My Lords, I am exceptionally grateful to the noble Baroness, Lady Berridge, for tabling this debate, and to the many speakers who have conveyed to the Jewish communities here and elsewhere that we are not alone—that we have friends. At this time, that is very important.
I have just returned from a conference in Warsaw. It is a city that I do not know well, and I was shaken to discover that the Warsaw ghetto, which existed between November 1940 and May 1943, was pretty much in the centre of town. With its nine-foot-high walls topped by barbed wire, holding 400,000 Jews, its existence must have been known by everyone in Warsaw.
It was there that Jews were systematically starved and enslaved. In the summer of 1942, 254,000 of them were sent by train to their deaths by gas in the extermination camp called Treblinka. In April and May 1943, the Germans set about the destruction of the ghetto and the extermination of its population—300,000 were killed by bullet or gas, and 92,000 died through typhoid and starvation. That happened in open view in the centre of one of the great cities of Europe and no one protested. Try to imagine 400,000 Hindus or Sikhs imprisoned within ghetto walls in the middle of London. Imagine people passing those walls every day, knowing that behind them thousands were dying or being sent to their deaths, and no one saying a word. How did it happen?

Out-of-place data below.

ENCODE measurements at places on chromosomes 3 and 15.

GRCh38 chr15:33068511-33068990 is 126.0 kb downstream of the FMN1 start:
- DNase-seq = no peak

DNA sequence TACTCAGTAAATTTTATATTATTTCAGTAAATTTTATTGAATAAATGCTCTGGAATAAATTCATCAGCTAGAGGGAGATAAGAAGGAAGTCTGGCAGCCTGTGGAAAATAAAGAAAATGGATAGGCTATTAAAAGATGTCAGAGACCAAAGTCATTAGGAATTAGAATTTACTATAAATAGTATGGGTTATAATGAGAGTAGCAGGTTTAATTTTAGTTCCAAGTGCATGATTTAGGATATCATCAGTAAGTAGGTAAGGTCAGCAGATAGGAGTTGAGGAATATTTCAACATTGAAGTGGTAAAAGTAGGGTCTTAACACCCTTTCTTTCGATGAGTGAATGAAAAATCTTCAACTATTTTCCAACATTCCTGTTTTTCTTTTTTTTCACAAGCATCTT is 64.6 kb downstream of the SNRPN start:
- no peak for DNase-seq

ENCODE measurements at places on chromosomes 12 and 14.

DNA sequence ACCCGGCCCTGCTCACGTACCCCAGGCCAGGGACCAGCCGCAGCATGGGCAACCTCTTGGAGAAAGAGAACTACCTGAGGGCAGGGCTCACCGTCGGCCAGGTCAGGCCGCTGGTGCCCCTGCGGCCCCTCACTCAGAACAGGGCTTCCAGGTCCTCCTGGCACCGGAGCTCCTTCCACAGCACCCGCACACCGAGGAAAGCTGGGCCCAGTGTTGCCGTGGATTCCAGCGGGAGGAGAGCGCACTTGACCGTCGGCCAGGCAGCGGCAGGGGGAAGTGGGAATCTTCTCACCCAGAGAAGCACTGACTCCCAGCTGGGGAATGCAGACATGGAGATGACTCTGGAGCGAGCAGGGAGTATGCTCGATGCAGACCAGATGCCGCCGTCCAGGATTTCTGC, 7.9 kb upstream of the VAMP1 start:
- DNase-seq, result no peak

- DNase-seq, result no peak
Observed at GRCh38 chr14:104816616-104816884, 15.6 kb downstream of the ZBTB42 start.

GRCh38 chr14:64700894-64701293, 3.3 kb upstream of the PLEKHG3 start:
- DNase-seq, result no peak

It happened because in the 19th century, in the heart of emancipated Europe, anti- Semitism, once dismissed as a primitive prejudice of the Middle Ages, was reborn, mutated, promoted and tolerated throughout Europe. By no means was it confined to Germany. If you had been asked at the turn of the 20th century what were its epicentres, a reasonable answer would have been the Paris of the Dreyfus trial and Vienna under its mayor Karl Lueger. People who should have known better gave it respectability. They created the climate for a great crime against humanity.
That is where we are today. Within living memory of the Holocaust, anti-Semitism has returned, exactly as it did in the 19th century, just when people had begun to feel that they had finally vanquished the hatreds of the past. Today, there is hardly a country in the world, certainly not a single one in Europe, where Jews feel safe. It is hard to emphasise how serious that is, not just for Jews but for our shared humanity, and not just for what it represents now, but for the danger that it signals for the future. A society, or for that matter a political party, that tolerates anti-Semitism—that tolerates any hate—has forfeited all moral credibility. You cannot build a future on the malign myths of the past. You cannot sustain freedom on the basis of hostility and hate.